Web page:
Christian Renggli on cello then joined the orchestra to perform Honegger’s ‘Cello Concerto’.  It looked a bit of a challenge for Renggli to play with children right at his feet, but he gave a fine, edgy performance of this fascinating work with the orchestra.

The final item and the big attraction for children was Prokofiev’s ‘Peter and the Wolf’ which was well-played by the orchestra.  As the narrator, actor/singer Charles Hudson really engaged the children with his fine voice and well-chosen physical movements for each of the characters.
Charles Hudson (Narrator, 'Peter and the Wolf')
Attending a concert such as this at an early age might just be the spark that inspires a young person to develop a love of fine music for the rest of their life.  That hope makes it all worthwhile.

Photos by Peter Hislop

This review was first published in the Canberra City News digital edition of 10 December.

Len Power’s reviews are also broadcast on Artsound FM 92.7’s ‘On Stage’ program on Mondays from 3.30pm and ‘Artcetera’ from 9.00am Saturdays.

Thursday, December 7, 2017

Muriel's Wedding - The Musical

Muriel’s Wedding - The Musical, based on the movie by PJ Hogan.  Book by PJ Hogan; Music and Lyrics by Kate Miller-Heidke & Keir Nuttall, with songs by Benny Andersson, Bjorn Ulvaeus & Stig Anderson originally written for ABBA.

Sydney Theatre Company with Global Creatures Production at Roslyn Packer Theatre, November 6  - January 27, 2017/18.

Directed by Simon Phillips
Technical Director – Richard Martin; Musical Director (orchestrations, arrangements & additional music) – Isaac Hayward; Resident Director / Choreographer – Ellen Simpson

Music Supervisor – Guy Simpson; Sound Designer – Michael Waters; Lighting Designer – Trent Suidgeest; Set & Costume Designer – Gabriela Tylesova; Choreographer – Andrew Hallsworth

Muriel Heslop – Maggie McKenna; Rhonda Epinstall – Madeleine Jones; Bill Heslop – Gary Sweet; Betty Heslop – Justine Clark; Deidre Chambers – Helen Dallimore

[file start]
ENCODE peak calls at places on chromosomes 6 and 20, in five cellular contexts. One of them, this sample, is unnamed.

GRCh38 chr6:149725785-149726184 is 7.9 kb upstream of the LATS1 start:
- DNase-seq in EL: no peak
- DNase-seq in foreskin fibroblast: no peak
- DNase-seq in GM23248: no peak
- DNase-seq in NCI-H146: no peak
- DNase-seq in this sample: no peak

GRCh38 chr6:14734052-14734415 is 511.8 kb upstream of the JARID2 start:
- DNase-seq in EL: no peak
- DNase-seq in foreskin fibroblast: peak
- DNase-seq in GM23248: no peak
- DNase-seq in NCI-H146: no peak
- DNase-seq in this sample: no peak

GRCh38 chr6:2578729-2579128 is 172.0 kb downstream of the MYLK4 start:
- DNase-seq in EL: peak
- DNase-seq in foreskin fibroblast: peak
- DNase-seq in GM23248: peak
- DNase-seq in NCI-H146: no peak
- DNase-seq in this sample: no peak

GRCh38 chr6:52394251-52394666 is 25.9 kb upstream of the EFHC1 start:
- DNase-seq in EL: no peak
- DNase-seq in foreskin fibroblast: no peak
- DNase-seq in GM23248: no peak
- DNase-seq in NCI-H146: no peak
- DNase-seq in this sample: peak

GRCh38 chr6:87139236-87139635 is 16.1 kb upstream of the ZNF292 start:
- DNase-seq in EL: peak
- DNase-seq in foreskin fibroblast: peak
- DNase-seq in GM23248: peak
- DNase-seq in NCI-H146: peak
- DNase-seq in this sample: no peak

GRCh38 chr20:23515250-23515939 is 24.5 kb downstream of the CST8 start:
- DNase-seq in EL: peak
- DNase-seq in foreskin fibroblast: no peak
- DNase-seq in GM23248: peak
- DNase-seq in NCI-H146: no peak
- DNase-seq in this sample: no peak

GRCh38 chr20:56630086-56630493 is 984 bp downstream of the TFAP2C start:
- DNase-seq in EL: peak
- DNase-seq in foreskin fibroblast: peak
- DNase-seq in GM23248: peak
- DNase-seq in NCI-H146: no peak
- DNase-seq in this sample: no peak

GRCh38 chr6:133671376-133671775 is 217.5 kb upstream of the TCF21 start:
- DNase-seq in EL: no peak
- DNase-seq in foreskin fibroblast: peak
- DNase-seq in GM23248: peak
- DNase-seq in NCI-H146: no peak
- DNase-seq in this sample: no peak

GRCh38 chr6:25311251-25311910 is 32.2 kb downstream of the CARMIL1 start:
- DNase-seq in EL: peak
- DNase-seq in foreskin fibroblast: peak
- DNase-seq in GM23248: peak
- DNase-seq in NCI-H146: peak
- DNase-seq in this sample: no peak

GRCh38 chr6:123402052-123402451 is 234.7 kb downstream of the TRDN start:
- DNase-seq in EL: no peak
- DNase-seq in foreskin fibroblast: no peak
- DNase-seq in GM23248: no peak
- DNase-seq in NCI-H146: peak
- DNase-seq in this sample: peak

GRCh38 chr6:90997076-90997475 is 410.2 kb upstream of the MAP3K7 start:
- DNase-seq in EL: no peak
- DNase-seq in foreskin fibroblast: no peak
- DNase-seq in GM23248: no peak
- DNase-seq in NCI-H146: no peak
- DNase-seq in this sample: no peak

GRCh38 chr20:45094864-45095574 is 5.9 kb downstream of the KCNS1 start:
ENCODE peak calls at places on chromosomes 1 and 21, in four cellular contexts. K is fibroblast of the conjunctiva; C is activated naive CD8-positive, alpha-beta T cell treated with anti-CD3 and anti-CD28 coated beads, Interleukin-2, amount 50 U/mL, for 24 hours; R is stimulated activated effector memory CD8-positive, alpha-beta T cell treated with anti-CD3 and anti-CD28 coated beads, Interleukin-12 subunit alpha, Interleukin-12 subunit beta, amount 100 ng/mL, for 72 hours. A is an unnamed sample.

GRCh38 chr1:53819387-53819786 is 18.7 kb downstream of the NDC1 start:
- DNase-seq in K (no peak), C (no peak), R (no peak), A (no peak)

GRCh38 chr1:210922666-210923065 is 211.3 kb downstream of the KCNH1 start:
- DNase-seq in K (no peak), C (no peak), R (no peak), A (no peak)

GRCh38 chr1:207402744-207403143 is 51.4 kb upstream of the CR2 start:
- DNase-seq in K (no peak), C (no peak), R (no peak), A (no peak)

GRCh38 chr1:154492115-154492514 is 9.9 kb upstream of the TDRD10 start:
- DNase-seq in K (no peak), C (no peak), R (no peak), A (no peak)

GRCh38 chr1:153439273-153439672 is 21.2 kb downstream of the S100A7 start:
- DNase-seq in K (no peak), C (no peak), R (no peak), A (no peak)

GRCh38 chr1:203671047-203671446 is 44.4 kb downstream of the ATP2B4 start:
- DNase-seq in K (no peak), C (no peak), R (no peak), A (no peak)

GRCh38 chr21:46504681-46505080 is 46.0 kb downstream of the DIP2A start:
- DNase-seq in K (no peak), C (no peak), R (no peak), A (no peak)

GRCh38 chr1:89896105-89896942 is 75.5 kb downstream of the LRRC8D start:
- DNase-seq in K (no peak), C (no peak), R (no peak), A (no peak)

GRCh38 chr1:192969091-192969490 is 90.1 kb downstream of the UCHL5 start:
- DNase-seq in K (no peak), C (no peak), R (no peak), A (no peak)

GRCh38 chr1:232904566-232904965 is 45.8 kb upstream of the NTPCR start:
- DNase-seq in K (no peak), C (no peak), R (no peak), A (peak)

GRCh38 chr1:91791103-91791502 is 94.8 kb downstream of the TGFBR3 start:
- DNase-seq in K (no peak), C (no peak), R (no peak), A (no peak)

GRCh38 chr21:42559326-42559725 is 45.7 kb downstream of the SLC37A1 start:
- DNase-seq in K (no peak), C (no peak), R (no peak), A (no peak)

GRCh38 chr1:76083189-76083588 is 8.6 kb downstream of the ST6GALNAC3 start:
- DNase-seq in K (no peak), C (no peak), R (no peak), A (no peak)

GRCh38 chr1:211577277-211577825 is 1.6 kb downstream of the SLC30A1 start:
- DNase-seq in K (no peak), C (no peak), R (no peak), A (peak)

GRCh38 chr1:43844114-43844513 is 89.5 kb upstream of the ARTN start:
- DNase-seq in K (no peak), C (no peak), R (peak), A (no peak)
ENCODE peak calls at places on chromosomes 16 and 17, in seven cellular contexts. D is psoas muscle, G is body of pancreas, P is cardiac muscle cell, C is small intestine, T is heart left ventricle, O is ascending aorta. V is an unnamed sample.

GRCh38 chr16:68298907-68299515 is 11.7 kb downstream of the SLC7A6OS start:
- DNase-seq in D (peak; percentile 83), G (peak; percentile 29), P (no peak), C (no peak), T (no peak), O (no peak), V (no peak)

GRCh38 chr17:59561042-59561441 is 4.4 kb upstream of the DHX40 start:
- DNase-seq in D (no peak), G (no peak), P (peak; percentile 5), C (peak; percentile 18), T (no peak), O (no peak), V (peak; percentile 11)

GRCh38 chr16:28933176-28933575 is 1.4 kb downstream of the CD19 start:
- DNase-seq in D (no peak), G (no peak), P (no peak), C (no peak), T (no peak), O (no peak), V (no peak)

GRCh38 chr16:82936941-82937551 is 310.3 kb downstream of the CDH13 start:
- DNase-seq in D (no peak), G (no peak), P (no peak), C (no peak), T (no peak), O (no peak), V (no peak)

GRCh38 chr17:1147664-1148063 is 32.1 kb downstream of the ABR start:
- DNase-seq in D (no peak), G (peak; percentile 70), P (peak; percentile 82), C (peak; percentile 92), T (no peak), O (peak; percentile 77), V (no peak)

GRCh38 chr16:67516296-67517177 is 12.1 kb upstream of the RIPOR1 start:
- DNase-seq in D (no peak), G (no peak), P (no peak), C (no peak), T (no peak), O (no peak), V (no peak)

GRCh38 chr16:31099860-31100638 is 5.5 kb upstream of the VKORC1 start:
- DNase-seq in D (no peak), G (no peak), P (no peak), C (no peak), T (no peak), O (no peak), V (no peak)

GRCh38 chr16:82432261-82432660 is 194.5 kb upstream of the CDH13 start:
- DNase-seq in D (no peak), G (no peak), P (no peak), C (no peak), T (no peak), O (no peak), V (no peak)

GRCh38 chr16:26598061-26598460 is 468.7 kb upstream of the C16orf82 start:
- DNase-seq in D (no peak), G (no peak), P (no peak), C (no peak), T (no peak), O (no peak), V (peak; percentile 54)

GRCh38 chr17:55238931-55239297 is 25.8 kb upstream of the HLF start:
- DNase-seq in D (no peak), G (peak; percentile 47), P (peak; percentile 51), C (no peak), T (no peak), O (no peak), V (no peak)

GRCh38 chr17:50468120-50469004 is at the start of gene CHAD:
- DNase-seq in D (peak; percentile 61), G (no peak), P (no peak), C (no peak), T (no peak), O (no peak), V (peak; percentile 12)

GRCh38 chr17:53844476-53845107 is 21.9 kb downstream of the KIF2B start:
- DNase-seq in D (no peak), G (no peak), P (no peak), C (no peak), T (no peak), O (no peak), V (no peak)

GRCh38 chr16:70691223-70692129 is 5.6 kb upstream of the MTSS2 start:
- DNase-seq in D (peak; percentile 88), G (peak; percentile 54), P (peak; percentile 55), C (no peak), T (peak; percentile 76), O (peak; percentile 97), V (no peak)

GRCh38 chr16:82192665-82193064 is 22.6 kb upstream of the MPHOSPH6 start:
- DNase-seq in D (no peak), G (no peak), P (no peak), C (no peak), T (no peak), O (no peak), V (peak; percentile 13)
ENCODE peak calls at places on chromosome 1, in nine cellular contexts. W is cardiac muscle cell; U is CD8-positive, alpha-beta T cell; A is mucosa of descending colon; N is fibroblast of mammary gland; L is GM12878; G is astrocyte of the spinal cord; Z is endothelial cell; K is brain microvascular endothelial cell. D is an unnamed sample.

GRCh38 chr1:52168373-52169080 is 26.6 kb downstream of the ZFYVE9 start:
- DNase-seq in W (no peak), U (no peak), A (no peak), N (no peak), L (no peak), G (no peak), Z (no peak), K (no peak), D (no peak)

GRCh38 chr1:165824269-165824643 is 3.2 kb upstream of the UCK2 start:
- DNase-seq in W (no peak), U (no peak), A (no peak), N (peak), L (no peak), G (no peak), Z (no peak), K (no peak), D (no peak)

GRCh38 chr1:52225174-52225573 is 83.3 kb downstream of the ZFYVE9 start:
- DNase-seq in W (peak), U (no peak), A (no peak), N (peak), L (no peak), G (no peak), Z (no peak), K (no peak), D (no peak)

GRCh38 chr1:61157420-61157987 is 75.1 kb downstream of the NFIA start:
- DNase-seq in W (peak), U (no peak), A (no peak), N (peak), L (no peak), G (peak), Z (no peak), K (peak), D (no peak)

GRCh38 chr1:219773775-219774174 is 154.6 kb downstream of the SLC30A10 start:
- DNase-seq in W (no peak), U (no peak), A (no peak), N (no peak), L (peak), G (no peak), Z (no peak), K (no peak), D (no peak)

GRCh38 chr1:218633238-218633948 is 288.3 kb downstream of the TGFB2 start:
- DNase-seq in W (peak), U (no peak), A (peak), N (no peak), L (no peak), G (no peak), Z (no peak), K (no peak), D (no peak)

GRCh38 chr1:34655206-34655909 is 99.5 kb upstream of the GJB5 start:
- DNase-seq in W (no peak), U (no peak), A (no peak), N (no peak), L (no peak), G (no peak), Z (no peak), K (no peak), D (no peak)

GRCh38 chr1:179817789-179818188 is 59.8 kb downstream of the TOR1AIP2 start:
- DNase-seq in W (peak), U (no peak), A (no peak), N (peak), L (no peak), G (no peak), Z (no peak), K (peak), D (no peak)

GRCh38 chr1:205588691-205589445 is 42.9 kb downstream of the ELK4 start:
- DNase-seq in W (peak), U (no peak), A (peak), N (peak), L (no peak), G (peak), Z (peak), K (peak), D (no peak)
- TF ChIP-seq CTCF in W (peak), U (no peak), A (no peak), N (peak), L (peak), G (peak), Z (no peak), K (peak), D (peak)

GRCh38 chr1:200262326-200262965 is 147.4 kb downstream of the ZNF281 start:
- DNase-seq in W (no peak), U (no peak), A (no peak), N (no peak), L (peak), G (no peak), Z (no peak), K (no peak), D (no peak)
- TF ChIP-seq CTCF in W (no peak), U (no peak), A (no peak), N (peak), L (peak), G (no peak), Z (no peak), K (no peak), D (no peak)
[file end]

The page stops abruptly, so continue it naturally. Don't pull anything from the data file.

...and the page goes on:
Brice Nobes – Ben Bennett; Joanie Heslop – Briallen Clarke; Nicole Stumpf – Hilary Cole; Ken Blundell – Dave Eastgate; Cheryl Moochmore – Manon Gunderson-Briggs; Agnetha Fäitskog – Jaime Hadwen; Anni-Frid Lyngstad – Sheridan Harbridge; Björn Ulvaeus – Mark Hill; Alexander Shkuratov – Stephen Madsen; Charlie Chan – Kenneth Moraleda; Janine Nutall – Laura Murphy; Malcolm Heslop – Connor Sweeney; Benny Andersson – Aaron Tsindos; Perry Heslop – Michael Whalley; Tania Degano – Christie Whelan Browne

Annie Aitken, Prue Bell, Kaeng Chan, Tony Cogin, Caroline Kaspar, Adrian Li Donni, Luigi Lucente, Tom Sharah

Isaac Hayward (Keyboard 1); Luke Byrne (Keyboard 2); Cameron Henderson (Guitar 1); Gary Vickery (Guitar 2 / Keyboard 3); Vanessa Tammetta (Violin / Viola); Clare Kahn (Cello); Emile Nelson (Electric / Double / Synth Bass); Steven Pope (Drums); Tim Paillas (Percussion)

Maggie McKenna as Muriel Heslop
with The Bouquet
Reviewed by Frank McKone
December 6

ABBA’s songs are used better in Muriel’s Wedding, the Musical than in Mamma Mia!, the Musical.  It’s hard not to compare the two.  Mamma Mia! cleverly weaves the story around 22 songs, introduces significant issues about men’s behaviour and women’s proper treatment, but ends in marriages all round – feels good but a bit too easy considering the less attractive reality expressed in some of ABBA’s more serious songs.

Muriel’s Wedding, especially in PJ Hogan’s updating of his movie script, and the black edge to the excruciatingly funny numbers, using seven of ABBA’s songs among the very witty songs – verbally and musically – by Miller-Heidke and Nuttall, creates a much more powerful effect.

Where Mamma Mia! is a highly enjoyable romantic comedy with some worthwhile social commentary along the way, Muriel’s Wedding focusses on exposing crucial issues of some men’s destructive behaviour, both in the family and at the political levels.  At her mother’s funeral, Muriel shows how she has grown up through the experience; so have her sister and brothers – and so have we.